CLEVELAND — Before the Celtics faced Golden State on Sunday, Warriors coach Steve Kerr said the officials’ reluctance to call a carrying violation makes it especially difficult to defend point guard Isaiah Thomas on screen-and-rolls.
“He’s taken advantage of the new NBA rule of carrying the ball is perfectly legal,” Kerr said, smiling.
Kerr went on to say that Thomas is hardly alone, and that Golden State point guard Stephen Curry is even sometimes guilty of similar techniques. On Tuesday, before the Celtics were destroyed by the Cavaliers, 110-79, Thomas said he was aware of the Warriors’ frustrations about his play, because he has heard them on the court.
“Every time I play Golden State, even when they had [coach] Mark Jackson last year, every time I had the ball, they’re yelling, ‘He’s carrying the ball! He’s carrying the ball!’ ” Thomas said. “That’s probably the one team I hear it from.
“Some [other] coaches do it, but that team does it consistently. I don’t know if they do it to everybody, every point guard, but since I’ve been in the league they’ve been on the refs about me doing it.”
Thomas made it clear that until a referee decides his moves are illegal, he is not overly concerned about what opposing coaches think.
“If they’re not going to call it, I must not be doing something wrong,” he said. “If they call it, I’ve got to make adjustments.”
On Monday, following his first full week with the Celtics, Thomas was named the Eastern Conference’s player of the week. He averaged 22 points and 6.5 assists per game, leading Boston to a 3-1 record. Coach Brad Stevens said it was “unheard of” for a newly acquired player to earn the honor so quickly.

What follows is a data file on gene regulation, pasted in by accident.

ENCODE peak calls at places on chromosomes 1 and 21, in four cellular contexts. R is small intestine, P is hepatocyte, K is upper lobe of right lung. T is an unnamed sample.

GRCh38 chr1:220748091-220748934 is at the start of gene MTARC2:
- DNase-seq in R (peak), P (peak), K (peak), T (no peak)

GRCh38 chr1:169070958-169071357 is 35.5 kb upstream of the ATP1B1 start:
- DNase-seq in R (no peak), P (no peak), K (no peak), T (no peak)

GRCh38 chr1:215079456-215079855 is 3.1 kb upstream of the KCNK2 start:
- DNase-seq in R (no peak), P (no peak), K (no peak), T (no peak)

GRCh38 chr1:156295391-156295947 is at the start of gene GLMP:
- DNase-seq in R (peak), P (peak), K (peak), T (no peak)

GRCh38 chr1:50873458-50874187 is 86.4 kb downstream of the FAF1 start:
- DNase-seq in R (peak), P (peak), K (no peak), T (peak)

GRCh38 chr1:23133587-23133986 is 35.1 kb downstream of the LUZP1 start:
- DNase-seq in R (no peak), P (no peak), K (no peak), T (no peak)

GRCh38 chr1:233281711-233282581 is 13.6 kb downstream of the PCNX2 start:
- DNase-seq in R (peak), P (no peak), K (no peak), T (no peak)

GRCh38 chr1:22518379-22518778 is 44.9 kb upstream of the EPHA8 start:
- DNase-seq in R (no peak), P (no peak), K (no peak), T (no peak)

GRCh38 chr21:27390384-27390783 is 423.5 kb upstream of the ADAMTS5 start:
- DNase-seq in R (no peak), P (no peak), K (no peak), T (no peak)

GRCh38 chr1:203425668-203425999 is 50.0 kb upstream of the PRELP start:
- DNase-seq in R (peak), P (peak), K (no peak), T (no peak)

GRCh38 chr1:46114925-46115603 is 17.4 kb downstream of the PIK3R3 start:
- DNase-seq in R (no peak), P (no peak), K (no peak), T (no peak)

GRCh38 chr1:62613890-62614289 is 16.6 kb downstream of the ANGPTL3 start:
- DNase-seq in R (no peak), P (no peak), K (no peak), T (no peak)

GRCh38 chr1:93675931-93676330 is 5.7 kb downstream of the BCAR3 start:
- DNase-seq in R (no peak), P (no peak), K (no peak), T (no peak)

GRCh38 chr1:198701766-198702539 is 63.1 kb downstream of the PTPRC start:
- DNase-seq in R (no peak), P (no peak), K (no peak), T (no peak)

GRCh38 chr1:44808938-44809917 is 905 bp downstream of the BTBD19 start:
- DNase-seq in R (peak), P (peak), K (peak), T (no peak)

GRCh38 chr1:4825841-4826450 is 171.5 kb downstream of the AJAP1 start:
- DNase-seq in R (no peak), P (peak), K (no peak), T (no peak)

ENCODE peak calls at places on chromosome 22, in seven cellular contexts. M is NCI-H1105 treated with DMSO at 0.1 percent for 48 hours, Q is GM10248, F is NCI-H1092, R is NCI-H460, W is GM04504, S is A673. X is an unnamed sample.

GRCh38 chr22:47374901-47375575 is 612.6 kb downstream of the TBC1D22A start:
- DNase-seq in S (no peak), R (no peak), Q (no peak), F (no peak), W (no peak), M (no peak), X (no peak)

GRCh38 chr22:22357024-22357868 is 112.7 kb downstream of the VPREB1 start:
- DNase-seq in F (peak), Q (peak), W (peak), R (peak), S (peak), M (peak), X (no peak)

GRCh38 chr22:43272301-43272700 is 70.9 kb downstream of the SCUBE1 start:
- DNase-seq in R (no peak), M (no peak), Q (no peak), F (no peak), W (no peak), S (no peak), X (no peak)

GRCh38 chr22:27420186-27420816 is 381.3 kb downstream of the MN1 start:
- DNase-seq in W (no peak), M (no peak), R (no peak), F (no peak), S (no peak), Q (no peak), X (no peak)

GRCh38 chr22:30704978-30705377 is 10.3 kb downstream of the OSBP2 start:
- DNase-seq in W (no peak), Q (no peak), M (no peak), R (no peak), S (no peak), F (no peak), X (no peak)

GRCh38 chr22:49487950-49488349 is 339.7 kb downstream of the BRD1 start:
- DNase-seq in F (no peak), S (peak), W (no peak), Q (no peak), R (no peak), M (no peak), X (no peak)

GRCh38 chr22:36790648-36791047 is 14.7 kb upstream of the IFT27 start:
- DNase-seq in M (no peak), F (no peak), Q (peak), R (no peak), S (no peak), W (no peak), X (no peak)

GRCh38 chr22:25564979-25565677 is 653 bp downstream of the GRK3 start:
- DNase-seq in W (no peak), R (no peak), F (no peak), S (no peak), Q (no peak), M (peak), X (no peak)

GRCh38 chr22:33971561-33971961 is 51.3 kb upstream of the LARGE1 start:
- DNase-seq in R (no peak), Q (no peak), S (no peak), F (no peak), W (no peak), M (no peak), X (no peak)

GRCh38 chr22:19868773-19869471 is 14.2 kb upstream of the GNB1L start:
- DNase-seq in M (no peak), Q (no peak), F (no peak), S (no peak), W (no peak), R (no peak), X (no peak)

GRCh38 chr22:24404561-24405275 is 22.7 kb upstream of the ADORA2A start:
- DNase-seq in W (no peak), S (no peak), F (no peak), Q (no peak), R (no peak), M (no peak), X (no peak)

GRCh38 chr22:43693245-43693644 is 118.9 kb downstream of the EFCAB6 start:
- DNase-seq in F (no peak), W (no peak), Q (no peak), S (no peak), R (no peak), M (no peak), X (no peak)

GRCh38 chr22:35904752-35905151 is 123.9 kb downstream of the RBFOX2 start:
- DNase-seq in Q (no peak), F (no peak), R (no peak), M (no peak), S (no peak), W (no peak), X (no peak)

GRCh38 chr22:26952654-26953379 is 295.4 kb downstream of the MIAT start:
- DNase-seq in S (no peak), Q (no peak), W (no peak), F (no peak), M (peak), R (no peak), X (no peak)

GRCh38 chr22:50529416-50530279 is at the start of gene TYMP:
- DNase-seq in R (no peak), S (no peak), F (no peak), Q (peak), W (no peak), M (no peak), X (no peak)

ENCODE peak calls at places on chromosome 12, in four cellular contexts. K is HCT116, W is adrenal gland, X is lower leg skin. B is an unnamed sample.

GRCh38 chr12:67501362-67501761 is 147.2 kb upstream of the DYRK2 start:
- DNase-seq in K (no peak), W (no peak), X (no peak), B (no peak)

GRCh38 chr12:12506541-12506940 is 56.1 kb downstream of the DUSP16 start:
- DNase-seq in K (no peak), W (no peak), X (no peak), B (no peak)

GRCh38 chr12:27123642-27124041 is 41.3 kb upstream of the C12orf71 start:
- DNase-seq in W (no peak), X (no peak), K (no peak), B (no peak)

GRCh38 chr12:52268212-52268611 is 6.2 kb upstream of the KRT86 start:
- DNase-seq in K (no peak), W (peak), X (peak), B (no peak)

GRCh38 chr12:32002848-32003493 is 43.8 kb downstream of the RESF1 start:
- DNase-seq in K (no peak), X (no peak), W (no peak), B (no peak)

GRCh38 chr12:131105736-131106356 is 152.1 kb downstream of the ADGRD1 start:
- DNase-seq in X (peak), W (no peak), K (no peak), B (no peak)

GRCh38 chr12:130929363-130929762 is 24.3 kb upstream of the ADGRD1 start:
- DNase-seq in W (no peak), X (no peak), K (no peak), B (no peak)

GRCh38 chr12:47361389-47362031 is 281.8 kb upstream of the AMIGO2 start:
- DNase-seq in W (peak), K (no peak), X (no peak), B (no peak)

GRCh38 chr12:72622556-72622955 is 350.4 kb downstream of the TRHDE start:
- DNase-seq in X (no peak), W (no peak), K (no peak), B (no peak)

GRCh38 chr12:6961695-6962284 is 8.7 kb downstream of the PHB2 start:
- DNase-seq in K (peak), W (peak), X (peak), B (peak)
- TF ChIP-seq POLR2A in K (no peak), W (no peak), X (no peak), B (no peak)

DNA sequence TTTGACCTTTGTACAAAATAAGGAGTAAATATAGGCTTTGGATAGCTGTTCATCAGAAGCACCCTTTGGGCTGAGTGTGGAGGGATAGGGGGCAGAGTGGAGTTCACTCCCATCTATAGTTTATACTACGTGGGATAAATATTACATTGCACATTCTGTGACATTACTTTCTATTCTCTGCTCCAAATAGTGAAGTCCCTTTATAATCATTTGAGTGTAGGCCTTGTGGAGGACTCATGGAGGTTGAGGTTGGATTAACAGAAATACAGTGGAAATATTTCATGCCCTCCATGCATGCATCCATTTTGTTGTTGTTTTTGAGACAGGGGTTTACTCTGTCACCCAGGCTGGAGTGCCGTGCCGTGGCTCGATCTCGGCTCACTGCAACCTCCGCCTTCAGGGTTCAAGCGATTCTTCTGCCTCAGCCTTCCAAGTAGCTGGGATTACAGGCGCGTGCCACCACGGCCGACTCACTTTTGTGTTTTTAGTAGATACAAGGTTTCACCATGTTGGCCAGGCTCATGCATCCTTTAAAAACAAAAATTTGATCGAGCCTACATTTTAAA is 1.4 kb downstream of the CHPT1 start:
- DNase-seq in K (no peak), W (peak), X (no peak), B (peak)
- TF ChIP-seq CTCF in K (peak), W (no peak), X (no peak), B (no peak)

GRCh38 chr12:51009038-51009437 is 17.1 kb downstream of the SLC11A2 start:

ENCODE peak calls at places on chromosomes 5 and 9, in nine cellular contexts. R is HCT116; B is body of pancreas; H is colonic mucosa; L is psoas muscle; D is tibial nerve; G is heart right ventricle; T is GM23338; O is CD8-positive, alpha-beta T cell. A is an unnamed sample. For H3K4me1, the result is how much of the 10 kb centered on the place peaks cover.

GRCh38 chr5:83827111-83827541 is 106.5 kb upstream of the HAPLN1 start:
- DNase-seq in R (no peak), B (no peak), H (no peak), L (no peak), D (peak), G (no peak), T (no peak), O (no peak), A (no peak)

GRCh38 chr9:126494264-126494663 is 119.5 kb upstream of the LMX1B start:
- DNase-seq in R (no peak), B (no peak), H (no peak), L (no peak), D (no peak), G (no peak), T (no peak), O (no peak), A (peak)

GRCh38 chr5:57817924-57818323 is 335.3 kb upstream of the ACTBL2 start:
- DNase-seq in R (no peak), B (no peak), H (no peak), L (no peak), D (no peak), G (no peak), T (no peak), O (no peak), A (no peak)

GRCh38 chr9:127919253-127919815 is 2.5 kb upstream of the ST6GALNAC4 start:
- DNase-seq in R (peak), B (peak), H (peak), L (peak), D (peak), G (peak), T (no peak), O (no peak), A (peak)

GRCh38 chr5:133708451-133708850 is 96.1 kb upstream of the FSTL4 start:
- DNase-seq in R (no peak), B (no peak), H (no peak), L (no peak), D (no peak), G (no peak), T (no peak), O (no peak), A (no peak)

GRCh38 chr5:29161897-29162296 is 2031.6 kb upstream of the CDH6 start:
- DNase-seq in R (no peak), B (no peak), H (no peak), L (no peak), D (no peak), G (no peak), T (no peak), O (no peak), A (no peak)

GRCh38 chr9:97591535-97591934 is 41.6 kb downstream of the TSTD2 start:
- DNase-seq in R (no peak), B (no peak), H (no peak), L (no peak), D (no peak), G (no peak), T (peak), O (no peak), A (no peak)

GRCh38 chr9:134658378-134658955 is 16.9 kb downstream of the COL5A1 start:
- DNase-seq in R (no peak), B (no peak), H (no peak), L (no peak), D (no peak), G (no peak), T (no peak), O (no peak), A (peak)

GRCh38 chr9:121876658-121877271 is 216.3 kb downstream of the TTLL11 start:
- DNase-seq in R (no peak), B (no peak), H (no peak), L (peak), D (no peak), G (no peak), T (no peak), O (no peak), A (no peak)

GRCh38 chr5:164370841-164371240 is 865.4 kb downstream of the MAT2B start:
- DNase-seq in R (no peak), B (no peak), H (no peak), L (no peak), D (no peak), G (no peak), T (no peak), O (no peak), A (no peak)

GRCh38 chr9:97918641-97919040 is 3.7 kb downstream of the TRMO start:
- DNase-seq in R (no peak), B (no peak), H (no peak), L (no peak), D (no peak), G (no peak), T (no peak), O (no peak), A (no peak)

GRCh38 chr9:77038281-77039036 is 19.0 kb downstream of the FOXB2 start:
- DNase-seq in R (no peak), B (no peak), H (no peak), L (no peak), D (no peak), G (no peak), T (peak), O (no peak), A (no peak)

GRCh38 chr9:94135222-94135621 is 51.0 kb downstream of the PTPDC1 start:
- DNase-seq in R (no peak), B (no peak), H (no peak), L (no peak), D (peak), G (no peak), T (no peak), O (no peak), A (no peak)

“No. 1 is, he’s had a good impact,” Stevens said. “And No. 2 is, when you win, you get recognized. We’ve said that before. If we’re 1-3 last week, he doesn’t get recognized.”
Thomas said he is thriving because his new coaches and teammates have made the transition seamless since he was acquired from the Suns.
“It’s been a week,” he said, “and I feel like I’ve been here the whole season.”
His new home
After former Celtics center Kendrick Perkins was bought out by the Jazz last month, he quickly narrowed his list of potential suitors to two.
He would either go to the Clippers and be reunited with former Celtics coach Doc Rivers, or he would go to the Cavaliers and be reunited with his former AAU teammate, LeBron James.
Perkins said he was leaning toward the Cavaliers regardless, but a text message from James might have helped finalize his decision.
“Yo Perk, what’s up? It’s Bron,” Perkins recalled James’s text message saying. “It’s been a long time coming.”
“I said, ‘Yeah, I’m on my way.’”
Perkins said because the Cavaliers have a clearer path to the NBA Finals than the Clippers, it made his decision easier.
“It’s been a blessing, man,” Perkins said. “Since I’ve been here they’ve welcomed me with open arms, my family and I, so it’s been good.”
Perkins scored 5 points in 12 minutes Tuesday night.
Forward Kelly Olynyk (ankle) played some three-on-three Tuesday morning and remains close to a return, Stevens said.
“I thought he looked pretty good,” Stevens said. “I can’t imagine it’s long [until his return]. It’s gonna be his call, but he looked good today.”
Olynyk said the process has been frustrating.
“It’s like, you get close, and then you’re at a plateau and then obviously you want to be as good as you can to help your team,” Olynyk said. “It’s tough, because you don’t want to sacrifice your health.”
Stevens said Olynyk was a bit winded after his workout, but that is to be expected. Olynyk has not played since injuring his right ankle in a win over Portland Jan. 22.
“We’re not gonna have time to do a five-on-five in practice to feel good about it,” Stevens said. “We’re gonna have to do it in a game.”